12. Fu, J.; Kong, J.; Wang, W.; Wu, M.; Yao, L.; Wang, Z.; Jin, J.; Wu, D.; Yu, X. The clinical implication of dynamic neutrophil to lymphocyte ratio and D-dimer in COVID-19: A retrospective study in Suzhou China. Thromb. Res. 2020, 192, 3–8. [Google Scholar] [CrossRef]
  13. Laforge, M.; Elbim, C.; Frère, C.; Hémadi, M.; Massaad, C.; Nuss, P.; Benoliel, J.-J.; Becker, C. Tissue damage from neutrophil-induced oxidative stress in COVID-19. Nat. Rev. Immunol. 2020, 20, 515–516. [Google Scholar] [CrossRef]
  14. Bai, P. Biology of Poly(ADP-Ribose) Polymerases: The Factotums of Cell Maintenance. Mol. Cell 2015, 58, 947–958. [Google Scholar] [CrossRef][Green Version]
  15. Bai, P.; Virág, L. Role of poly(ADP-ribose) polymerases in the regulation of inflammatory processes. FEBS Lett. 2012, 586, 3771–3777. [Google Scholar] [CrossRef][Green Version]
  16. Curtin, N.; Bányai, K.; Thaventhiran, J.; Le Quesne, J.; Helyes, Z.; Bai, P. Repositioning PARP inhibitors for SARS-CoV-2 infection(COVID-19); a new multi-pronged therapy for acute respiratory distress syndrome? Br. J. Pharmacol. 2020, 177, 3635–3645. [Google Scholar] [CrossRef]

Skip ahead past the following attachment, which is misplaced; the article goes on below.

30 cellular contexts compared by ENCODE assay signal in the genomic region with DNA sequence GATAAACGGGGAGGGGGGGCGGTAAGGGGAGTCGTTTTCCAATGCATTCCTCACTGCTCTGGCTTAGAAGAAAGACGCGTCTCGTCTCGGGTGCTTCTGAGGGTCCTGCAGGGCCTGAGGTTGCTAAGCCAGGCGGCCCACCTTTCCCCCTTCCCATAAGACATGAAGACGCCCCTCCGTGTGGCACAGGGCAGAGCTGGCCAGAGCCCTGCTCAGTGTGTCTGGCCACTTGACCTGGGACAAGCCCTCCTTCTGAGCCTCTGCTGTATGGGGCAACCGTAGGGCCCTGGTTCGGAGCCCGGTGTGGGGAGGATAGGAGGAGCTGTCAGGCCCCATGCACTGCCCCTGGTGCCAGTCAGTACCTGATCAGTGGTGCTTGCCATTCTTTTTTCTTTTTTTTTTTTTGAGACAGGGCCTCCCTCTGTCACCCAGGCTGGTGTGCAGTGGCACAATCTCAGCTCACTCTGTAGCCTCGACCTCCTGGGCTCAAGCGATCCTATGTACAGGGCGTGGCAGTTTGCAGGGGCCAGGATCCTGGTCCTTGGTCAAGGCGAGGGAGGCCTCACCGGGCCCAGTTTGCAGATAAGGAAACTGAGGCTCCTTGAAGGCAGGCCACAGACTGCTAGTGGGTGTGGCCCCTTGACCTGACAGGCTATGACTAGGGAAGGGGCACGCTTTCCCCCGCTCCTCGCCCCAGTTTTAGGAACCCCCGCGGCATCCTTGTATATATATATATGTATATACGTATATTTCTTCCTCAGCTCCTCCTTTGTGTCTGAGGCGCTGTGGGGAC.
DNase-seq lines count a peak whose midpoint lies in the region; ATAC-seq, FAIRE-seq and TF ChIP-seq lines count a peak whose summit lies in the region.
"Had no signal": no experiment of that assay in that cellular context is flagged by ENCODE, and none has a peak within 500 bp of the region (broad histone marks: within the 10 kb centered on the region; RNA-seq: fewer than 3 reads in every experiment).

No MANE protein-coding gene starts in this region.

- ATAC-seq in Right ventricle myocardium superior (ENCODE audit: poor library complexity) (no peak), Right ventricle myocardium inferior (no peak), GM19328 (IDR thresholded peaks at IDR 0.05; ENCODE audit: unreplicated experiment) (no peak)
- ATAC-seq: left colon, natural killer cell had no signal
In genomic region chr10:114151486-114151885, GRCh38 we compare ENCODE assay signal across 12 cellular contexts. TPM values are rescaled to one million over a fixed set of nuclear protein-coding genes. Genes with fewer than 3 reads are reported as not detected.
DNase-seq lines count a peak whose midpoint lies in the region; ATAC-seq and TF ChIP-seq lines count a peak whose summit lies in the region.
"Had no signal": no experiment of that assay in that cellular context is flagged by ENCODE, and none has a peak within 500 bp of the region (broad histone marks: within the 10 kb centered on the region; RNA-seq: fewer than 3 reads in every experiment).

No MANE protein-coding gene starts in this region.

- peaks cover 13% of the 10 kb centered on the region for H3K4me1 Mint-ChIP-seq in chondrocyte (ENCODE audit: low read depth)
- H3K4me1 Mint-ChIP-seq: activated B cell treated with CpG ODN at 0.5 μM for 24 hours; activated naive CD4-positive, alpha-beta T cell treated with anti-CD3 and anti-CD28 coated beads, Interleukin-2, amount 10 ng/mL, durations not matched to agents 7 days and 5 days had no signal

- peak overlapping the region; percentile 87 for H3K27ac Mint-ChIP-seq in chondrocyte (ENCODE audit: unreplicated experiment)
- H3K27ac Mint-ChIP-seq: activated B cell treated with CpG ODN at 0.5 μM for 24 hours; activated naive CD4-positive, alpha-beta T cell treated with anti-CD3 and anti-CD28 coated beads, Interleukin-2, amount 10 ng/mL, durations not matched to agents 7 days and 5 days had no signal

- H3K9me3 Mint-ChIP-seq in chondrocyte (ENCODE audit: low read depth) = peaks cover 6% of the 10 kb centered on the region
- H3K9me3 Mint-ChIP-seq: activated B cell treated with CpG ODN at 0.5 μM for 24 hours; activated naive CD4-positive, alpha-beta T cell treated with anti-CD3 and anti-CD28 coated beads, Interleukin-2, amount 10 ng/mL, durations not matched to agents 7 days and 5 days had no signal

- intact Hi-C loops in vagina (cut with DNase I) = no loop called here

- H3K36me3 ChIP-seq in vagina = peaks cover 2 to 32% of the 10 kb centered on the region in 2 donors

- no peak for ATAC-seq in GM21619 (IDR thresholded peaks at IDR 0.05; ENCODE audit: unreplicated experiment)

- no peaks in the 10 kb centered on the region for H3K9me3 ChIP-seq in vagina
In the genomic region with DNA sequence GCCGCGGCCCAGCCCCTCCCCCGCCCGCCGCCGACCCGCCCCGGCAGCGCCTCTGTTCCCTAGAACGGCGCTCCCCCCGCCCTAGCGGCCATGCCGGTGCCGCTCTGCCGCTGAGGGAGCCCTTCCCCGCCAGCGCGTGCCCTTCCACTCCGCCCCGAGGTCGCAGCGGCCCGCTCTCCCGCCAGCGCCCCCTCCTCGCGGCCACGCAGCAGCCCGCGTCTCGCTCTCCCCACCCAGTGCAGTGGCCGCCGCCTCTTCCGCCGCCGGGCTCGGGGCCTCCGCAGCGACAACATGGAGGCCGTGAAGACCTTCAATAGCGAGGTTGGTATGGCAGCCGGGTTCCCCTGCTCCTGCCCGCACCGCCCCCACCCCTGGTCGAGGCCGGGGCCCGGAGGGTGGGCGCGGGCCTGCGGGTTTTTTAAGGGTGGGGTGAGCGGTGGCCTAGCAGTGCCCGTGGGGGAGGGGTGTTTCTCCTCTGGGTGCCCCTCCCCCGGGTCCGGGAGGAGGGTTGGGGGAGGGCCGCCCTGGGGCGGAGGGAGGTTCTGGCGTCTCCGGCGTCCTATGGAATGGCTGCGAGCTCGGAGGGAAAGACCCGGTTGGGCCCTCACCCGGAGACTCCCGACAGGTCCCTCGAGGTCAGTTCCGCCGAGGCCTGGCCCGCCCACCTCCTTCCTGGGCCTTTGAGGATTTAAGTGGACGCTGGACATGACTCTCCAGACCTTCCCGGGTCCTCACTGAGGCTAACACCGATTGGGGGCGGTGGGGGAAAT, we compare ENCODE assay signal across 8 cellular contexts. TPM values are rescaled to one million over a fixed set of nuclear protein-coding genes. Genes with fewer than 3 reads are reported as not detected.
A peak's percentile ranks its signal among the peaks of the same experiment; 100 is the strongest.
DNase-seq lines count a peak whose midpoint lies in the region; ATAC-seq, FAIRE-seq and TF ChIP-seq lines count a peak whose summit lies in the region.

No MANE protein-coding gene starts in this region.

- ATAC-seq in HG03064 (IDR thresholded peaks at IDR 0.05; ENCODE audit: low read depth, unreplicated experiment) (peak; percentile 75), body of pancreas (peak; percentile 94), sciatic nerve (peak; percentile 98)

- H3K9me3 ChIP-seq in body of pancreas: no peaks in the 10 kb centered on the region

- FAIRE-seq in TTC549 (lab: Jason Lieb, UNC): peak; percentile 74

17. Pazzaglia, S.; Pioli, C. Multifaceted Role of PARP-1 in DNA Repair and Inflammation: Pathological and Therapeutic Implications in Cancer and Non-Cancer Diseases. Cells 2019, 9, 41. [Google Scholar] [CrossRef][Green Version]
  18. Martin, T.; Greim, D.; Milius, W.; Niedermaier, M.; Ludescher, B.; von Wegerer, J.; Brysch, W.; Bärwinkel, K.; Senker, J.; Breu, J. The Same at a First Glance: The Diffractogram of a New Polymorph of Anhydrous Sodium Luminolate Almost Perfectly Resembles the Diffraction Trace of an Already Known Polymorph. Z. Anorg. Allg. Chem. 2015, 641, 332–338. [Google Scholar] [CrossRef]
  19. Delgado-Roche, L.; Mesta, F. Oxidative Stress as Key Player in Severe Acute Respiratory Syndrome Coronavirus (SARS-CoV) Infection. Arch. Med. Res. 2020, 51, 384–387. [Google Scholar] [CrossRef]